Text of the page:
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Q: If you are “wearing” the Magic Ring can another player take it by playing Steal Something?

A: Magic Ring? What Magic Ring? I don’t see any Keepers there at all!

Once you have “put on” the Ring by picking it up off the table and putting it back into your hand (facing out) all of your Keepers are “invisible” and cannot be interacted with.

But, more to the point, the Magic Ring is no longer in play (face up on the table). It’s in your hand. This means that, while one can’t use Steal a Keeper or Exchange Keepers to get it, note that someone could get it by Trading Hands with you.

Q: The Treasure Map says I can reveal my Booty at any time. Does that mean I can reveal it when someone steals my Map, so that they don’t get the Booty?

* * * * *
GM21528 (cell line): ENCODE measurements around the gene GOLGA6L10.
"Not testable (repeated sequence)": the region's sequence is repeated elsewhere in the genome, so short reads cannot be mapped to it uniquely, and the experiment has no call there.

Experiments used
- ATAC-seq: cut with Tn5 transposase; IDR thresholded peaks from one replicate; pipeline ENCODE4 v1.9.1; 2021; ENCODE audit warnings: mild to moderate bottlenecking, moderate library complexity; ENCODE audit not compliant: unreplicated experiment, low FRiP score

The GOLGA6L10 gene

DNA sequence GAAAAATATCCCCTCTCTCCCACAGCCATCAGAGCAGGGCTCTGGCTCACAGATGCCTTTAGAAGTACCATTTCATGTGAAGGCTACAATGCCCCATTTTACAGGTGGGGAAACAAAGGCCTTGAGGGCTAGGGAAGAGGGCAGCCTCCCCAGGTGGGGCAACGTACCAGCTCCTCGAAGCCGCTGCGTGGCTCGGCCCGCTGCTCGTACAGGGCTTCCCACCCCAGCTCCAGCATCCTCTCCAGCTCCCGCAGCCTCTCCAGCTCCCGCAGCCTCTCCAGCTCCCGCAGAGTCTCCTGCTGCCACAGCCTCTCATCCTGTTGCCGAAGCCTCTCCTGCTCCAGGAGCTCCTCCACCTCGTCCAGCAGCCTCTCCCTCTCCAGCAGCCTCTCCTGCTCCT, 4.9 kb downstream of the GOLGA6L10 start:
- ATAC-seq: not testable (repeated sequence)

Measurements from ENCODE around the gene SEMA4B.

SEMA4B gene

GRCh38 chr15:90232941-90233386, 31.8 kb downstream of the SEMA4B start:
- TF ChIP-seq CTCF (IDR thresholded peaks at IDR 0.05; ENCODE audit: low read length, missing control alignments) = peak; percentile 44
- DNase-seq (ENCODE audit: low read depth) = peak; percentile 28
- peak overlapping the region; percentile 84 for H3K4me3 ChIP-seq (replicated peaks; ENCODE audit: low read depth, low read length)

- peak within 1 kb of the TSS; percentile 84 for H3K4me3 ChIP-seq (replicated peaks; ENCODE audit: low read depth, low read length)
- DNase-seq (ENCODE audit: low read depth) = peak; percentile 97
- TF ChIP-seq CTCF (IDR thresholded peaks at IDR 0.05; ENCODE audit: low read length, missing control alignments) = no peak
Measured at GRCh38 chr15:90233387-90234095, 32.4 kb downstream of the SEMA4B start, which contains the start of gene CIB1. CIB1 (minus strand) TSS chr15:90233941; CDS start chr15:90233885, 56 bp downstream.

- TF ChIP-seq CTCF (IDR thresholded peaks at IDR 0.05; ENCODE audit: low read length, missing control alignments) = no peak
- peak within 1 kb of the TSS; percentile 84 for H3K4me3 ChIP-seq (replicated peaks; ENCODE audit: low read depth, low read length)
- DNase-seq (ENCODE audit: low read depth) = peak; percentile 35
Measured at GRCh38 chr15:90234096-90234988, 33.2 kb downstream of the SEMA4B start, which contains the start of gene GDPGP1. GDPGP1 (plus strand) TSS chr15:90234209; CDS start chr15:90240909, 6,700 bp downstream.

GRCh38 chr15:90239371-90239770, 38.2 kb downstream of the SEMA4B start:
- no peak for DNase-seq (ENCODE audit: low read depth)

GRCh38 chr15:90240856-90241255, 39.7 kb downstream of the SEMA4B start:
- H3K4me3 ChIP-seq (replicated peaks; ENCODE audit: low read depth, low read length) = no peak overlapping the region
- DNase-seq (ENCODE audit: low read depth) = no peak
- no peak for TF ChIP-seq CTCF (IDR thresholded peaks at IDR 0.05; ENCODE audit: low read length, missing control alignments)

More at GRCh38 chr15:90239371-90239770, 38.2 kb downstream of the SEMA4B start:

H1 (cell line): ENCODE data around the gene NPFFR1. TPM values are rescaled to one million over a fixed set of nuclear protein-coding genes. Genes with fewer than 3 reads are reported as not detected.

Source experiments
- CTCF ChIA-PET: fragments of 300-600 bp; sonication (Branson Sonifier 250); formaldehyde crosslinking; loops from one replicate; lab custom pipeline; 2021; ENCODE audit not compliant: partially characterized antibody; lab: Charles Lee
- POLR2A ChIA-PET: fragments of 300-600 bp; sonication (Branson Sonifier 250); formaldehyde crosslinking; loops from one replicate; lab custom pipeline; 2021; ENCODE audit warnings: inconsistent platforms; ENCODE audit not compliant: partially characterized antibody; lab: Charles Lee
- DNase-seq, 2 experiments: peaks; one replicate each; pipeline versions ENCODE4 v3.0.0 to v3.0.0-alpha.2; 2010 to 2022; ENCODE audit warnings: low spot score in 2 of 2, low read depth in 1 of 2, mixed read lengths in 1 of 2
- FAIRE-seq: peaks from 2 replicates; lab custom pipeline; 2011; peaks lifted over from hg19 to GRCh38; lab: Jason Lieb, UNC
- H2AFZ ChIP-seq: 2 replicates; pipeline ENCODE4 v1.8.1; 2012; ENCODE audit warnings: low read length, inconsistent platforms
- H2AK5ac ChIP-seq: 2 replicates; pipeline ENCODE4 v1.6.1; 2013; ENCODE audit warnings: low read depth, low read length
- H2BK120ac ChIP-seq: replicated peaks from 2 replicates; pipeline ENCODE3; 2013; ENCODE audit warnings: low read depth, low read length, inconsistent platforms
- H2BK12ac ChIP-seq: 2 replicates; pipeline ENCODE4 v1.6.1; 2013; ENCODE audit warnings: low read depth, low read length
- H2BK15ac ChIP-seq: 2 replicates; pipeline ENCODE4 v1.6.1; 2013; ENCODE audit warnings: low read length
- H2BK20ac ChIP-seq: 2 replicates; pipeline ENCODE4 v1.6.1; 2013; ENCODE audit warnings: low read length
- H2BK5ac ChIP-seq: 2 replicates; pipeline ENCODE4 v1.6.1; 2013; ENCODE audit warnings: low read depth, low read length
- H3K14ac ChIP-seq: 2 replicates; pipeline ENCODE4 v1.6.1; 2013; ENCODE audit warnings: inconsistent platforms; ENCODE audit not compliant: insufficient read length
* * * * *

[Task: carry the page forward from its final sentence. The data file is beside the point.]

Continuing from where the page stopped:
A: The bottom of the Treasure Map card says “This card cannot be Plundered, but if it is lost or stolen, the Booty goes with it.” This indicates specifically that you CANNOT save your hidden Booty if the Map is stolen. Being able to “reveal [Booty] at any time” does not include retroactively deciding to have already dug up your treasure when you realize that someone is about to take possession of the map.

Once someone plays Steal A Keeper, the transfer of ownership is considered to take place instantaneously; there’s no time in between playing that card and them owning your Map during which you could reveal those cards. The only thing you might do after Steal A Keeper is played is play the Surprise that prevents Actions. Surprises are the only cards intended to interrupt or retroactively prevent what is normally an instantaneous effect.